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Senate could override stemcell bill veto

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WASHINGTON, May 25 - Senator Arlen Specter, the Pennsylvania Republican and chief sponsor of a bill to expand federal financing for human embryonic stem cell research, issued a stark challenge to President Bush on Wednesday, saying he had enough votes in the Senate to override a presidential veto of the measure.


"I don't like veto threats, and I don't like statements about overriding veto threats," Mr. Specter said, speaking at a news conference where the House backers of the measure presented him the legislation, which passed the House on Tuesday, topped with a red bow.


"But if a veto threat is going to come from the White House, then the response from the Congress is to override the veto, if we can," Mr. Specter added. "Last year we had a letter signed by some 58 senators, and we had about 20 more in the wings. I think if it really comes down to a showdown, we will have enough in the United States Senate to override a veto."


But the House majority leader, Representative Tom DeLay of Texas, said the bill, which garnered a majority that fell 52 votes short of the two-thirds majority required to overturn a veto, would "never become law." And Mr. Bush, appearing at a news conference with the president of Indonesia, Susilo Bambang Yudhoyono, restated his opposition.


"I believe that the use of federal monies that end up destroying life is not - is not positive, it's not good," Mr. Bush said. "And so, therefore, I'm against the extension of the research, of using more federal dollars on new embryonic stem cell lines."


The back-and-forth came as Mr. Specter and other supporters of embryonic stem cell research made a push for the Senate to take up the legislation. The majority leader, Senator Bill Frist of Tennessee, has not said whether or when he will do so.


And at least one opponent of the measure, Senator Sam Brownback, Republican of Kansas, has indicated that if Dr. Frist puts the bill on the agenda, he may try to block it by filibuster.


"I have conveyed to Senate leadership that we must do everything we can procedurally to stop unethical embryonic stem cell research in the Senate, and I will work to do just that," Mr. Brownback said in a statement released Tuesday night. "We simply should not go down the road of using taxpayer dollars to kill young humans."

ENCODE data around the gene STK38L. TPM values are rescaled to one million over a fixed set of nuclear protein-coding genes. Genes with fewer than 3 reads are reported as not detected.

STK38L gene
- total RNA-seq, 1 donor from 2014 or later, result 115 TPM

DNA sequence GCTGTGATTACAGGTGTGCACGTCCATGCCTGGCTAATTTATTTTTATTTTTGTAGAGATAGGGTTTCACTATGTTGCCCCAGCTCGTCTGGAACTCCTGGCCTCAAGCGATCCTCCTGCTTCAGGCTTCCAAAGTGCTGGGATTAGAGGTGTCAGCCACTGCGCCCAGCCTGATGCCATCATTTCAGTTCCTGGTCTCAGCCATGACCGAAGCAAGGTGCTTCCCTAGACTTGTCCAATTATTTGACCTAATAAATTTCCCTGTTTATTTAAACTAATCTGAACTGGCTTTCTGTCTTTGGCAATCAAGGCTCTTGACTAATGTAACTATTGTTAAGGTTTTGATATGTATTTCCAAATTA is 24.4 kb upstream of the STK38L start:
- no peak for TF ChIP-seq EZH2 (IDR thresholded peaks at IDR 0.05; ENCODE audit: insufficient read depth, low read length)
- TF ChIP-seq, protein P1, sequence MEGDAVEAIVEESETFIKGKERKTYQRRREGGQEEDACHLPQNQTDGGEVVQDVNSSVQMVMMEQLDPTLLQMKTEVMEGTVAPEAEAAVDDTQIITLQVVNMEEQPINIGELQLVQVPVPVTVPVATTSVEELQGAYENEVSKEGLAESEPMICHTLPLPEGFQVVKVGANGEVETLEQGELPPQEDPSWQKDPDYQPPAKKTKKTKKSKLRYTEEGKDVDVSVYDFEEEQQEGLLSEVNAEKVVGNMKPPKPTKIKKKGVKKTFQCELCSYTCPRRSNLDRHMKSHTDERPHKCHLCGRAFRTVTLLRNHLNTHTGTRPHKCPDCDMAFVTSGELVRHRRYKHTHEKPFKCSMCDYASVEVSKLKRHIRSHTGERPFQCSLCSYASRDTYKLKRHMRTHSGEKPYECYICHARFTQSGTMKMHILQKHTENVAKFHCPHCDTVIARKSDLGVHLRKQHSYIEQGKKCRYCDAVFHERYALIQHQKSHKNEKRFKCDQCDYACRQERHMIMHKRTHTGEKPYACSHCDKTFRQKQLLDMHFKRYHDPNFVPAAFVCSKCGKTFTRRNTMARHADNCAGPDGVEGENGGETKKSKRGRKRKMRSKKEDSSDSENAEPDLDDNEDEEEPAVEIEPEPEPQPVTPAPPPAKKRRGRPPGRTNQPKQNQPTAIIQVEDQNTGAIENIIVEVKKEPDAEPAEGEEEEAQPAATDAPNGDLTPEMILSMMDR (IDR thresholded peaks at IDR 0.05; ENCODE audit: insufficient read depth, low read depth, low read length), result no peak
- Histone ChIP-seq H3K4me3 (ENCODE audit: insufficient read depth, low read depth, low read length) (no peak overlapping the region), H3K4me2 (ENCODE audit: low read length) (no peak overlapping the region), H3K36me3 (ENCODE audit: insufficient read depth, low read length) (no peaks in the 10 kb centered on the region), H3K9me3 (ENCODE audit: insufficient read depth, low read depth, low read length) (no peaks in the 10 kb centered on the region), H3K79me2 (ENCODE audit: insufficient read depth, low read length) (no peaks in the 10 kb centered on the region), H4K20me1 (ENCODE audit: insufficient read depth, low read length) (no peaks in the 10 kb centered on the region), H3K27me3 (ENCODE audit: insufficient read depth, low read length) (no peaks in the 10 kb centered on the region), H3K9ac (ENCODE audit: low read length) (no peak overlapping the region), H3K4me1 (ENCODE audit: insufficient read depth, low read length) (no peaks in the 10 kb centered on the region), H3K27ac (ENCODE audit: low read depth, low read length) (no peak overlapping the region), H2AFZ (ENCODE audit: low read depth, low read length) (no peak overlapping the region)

Scientists and advocates for patients say embryonic stem cells hold promise for the treatment of various diseases. In the human body, the stem cells can give rise to all other cells and tissues; in the laboratory, scientists are trying to coax them to do just that. But because embryos are destroyed in the extraction process, the work draws opposition from religious conservatives and abortion opponents.


In August 2001, Mr. Bush opened the door to federal financing of the science, but with strict limits. The bill pending in the Senate would expand his policy by allowing the government to pay for studies on embryos in frozen storage at fertility clinics, so long as the couples conceiving them certified they would otherwise discard them.


The Senate Democratic leader, Harry Reid of Nevada, who opposes abortion, said on Wednesday that he backed the measure.


"President Bush is wrong politically, morally and scientifically," Mr. Reid said. "We need to do this."


Debate on the research does not fall neatly along party lines; Mr. Specter appeared Wednesday with two other Republicans, Senators Orrin G. Hatch of Utah and Gordon H. Smith of Oregon, who oppose abortion but support embryonic stem cell science. Mr. Specter, who is undergoing chemotherapy for Hodgkin's disease and has lost his hair as a result, cited himself as a powerful reason to take that position.


"It is scandalous, absolutely scandalous," he said, "that there are so many people with Alzheimer's and Parkinson's and heart disease and cancer - some of whom, myself, look in the mirror every day, can barely recognize myself. And not to have the ability of the best medical care is simply atrocious."



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Again i dont want my tax money going to stem cell research. Theres more important things.


I think you say that because none of these diseases affect you. Wonder if you'd be singing a different tune were that not the case. :whistle Not to mention it is the cutting edge in scientific discovery. What country wants to lead in that, though?

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Actually i was giving stem cell research some deep thought last night, and i actually feel that if the research can save human lives, not to mention generate millions in revenue if some cure for cancer os something is found, it may be beneficial to continue the research. Although im against federal funding for most things, this wouldnt be a bad one to fund.

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